I came across this Welsh idiom this week while reading. ‘Eli i bob dolur yw amynedd‘ roughly translates as Patience is the balm for all tribulations. Certainly, through most of my life I have found this to be largely true; with time and patience most, if not all, problems and trials are able to be endured or overcome. The trick is to have the patience to deal with them. This is possibly the benefit of growing old.
When I was a young man I had a tendency to tackle all problems head on. I saw life as a series of challenges that I needed to face and overcome. In the main, this gung-ho approach served me fairly well for the more mundane problems in life. However, looking back I can also see that when I made bad decisions these were often made rashly. I will admit that caution and hesitancy may have lost me some opportunities but these are outweighed by the times caution and patience have let me do the right thing in times of major dilemmas.
The major religions tend to view patience as one of the main virtues in life, indeed, it is listed as one of the seven Virtues. In Christianity it is viewed as a gift from the Holy Spirit, Judaism likewise sees patience as one of the greatest personal traits people can display, in Islam patience (sabr) is one of the greatest virtues and necessary to become closer to God, and Bhuddism and Hinduism also extol patience as one of the essential virtues. The stoics also noted the importance of patience when dealing with life’s trials.
Unfortunately we not born patient. We are born impulsive, hungry, needy and rash. We need to learn to be patient which only comes by experience. As we meet problems we learn that initial quick fixes are often temporary and longer term strategies are often better. We learn that, even if we can not effect a change then life will do it for us. We learn, with experience the trust of the old Persian saying “This too shall pass“. With patience you are able to endure and wait until change, which you are impotent to effect, takes place. This kind of patience needs strength. It is often easier to rail against the fates and try to do something, anything, just in the hope that it will make a change. This pattern rarely works any more than chance and does have a high likelihood of changing the situation for the worse.
As a society we are less patient. We dislike waiting and “want it now“, we are less tolerant of others and often expect them to attend to our needs. We want fast foods, quick fixes, instant delivery and instant gratification. This is a more childlike way of living and not a sign of growing maturity. Impatience my even, in part, contribute to our growing obesity crisis. As John Komlos from the University of Munich said in 2004 :-
“People have tried to look at a lot of reasons why Americans are getting so overweight. But nobody has thought about the idea of connecting it to impatience. .. .. If you are willing to forgo present satisfaction for future benefits, you are patient. If, however, you want your satisfaction right now, then you are going to have that extra dessert and that extra ice cream and you are not going to be able to forgo the pleasures of today.”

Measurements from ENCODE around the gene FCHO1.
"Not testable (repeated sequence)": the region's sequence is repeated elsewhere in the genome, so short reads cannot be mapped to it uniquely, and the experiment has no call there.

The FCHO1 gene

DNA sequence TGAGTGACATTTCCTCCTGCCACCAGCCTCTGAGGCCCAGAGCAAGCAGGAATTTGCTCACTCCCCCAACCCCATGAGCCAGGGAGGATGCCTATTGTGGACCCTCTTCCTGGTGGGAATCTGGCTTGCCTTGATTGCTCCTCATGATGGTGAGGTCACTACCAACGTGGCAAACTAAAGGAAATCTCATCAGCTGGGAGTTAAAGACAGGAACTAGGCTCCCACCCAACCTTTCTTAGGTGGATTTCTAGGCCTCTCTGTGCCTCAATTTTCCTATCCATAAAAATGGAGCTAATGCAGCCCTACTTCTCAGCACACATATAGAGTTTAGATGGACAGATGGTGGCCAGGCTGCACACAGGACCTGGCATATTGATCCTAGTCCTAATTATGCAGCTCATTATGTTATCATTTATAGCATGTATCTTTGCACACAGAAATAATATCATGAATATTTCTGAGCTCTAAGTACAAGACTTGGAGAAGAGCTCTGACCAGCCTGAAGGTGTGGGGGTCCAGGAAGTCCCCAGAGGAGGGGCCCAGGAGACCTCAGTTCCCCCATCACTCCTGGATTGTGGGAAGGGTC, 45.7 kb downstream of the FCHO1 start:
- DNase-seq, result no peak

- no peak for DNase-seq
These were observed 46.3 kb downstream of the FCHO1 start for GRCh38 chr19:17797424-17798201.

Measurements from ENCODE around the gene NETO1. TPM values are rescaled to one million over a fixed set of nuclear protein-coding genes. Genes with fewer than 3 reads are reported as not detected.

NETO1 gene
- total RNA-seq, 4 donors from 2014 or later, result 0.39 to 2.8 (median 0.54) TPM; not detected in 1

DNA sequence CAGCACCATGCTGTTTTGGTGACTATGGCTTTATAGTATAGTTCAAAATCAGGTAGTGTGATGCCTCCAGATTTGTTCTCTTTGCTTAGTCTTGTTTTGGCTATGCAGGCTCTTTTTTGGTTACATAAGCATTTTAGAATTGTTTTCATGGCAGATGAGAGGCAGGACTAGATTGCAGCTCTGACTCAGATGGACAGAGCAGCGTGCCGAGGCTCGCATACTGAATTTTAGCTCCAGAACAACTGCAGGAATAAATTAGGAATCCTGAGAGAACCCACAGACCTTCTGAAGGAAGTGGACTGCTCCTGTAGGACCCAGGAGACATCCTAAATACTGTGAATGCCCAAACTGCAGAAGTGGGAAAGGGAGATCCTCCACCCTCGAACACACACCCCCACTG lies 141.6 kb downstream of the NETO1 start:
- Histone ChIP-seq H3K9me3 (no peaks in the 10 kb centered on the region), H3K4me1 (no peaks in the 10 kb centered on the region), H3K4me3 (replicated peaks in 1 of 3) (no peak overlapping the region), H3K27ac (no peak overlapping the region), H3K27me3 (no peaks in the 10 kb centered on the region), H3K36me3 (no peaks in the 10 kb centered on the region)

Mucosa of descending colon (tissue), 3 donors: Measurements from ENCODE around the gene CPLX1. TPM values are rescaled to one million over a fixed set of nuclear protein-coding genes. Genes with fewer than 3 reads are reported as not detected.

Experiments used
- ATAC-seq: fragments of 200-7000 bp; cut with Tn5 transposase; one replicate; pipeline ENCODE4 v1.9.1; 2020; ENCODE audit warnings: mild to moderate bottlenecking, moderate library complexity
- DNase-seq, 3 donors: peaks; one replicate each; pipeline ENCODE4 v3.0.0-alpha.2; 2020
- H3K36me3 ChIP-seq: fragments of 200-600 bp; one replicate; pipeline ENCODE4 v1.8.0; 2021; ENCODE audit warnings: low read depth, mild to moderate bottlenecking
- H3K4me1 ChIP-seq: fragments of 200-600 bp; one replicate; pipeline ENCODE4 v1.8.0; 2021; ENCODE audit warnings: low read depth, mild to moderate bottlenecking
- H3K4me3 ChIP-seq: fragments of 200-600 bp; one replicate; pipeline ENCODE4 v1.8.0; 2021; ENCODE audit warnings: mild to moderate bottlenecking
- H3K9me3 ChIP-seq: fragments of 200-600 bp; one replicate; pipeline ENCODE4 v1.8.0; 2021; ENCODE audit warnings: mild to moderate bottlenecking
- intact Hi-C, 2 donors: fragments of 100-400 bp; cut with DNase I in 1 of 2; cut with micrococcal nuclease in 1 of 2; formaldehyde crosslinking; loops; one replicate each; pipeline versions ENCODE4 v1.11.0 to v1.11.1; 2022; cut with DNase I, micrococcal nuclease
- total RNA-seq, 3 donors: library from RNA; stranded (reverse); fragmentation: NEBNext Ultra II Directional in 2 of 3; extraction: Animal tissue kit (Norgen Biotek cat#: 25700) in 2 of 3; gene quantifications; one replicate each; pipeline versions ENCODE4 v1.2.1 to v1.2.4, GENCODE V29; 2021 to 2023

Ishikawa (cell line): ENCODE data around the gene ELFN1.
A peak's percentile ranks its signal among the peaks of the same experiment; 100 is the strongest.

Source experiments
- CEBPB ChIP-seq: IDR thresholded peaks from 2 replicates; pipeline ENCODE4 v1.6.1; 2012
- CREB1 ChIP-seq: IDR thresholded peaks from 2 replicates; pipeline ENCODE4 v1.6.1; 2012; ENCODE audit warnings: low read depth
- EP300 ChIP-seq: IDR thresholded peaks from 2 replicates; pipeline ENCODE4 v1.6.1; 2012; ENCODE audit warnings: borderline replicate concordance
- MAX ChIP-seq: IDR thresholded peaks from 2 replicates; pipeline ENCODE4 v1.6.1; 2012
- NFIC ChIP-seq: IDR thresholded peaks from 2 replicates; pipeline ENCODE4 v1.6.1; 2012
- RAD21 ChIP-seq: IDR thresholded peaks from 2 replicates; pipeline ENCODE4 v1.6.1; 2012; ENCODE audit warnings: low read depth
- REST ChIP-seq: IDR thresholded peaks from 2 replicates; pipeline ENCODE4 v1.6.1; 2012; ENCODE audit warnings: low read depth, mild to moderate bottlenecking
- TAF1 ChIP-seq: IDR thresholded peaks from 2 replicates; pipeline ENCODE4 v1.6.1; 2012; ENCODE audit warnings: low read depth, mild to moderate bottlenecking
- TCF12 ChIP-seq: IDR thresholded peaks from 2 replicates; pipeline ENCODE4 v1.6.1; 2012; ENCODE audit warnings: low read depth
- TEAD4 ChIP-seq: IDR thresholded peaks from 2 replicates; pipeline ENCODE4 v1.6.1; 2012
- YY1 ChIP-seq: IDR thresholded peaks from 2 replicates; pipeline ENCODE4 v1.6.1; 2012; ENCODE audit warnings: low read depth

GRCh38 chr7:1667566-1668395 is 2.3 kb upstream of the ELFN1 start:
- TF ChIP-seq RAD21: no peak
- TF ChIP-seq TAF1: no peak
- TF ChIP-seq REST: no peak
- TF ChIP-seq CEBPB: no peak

The Type A personality structure has, as one of its facets, impatience and it has long been known that there are a number of health disadvantages associated with the Type A personality cluster.
In relationships patience is the keystone. There will always be times when partners disappoint or annoy us. Loving someone is learning to understand these differences and living with them. Impatience will throw away a relationship early if it has not fulfilled immature demands which will lead for frequent, shorter relationships which will, by necessity, be less satisfying. Patience allows us to learn about each other; to decide if change is needed and, if so, who is best to change. Patience allows a relationship to grow and become deeper and stronger. New friends are excellent but nothing compares to old friends who have stuck with you, been patient of your foibles, and are our real social capital.
We can always be certain that we will face adversity. How we face adversity may be the thing which determines what kind of person we are. Leo Tolstoy recognized that when in battle “The strongest of all warriors is these two : Time and Patience”. Patience is the greatest skill we have in our armoury. It is now waiting but how we act while we wait , how we manage to keep our composure and avoid rash and imprudent action. Even when all hope seems gone, patience and the knowledge that ‘this too shall pass’ may help us endure. Let’s hear it for patience another old-fashioned virtue that needs reclaimed. Proclaim patience, it is the key to our success.
‘Success seems to be largely a matter of hanging on after others have let go’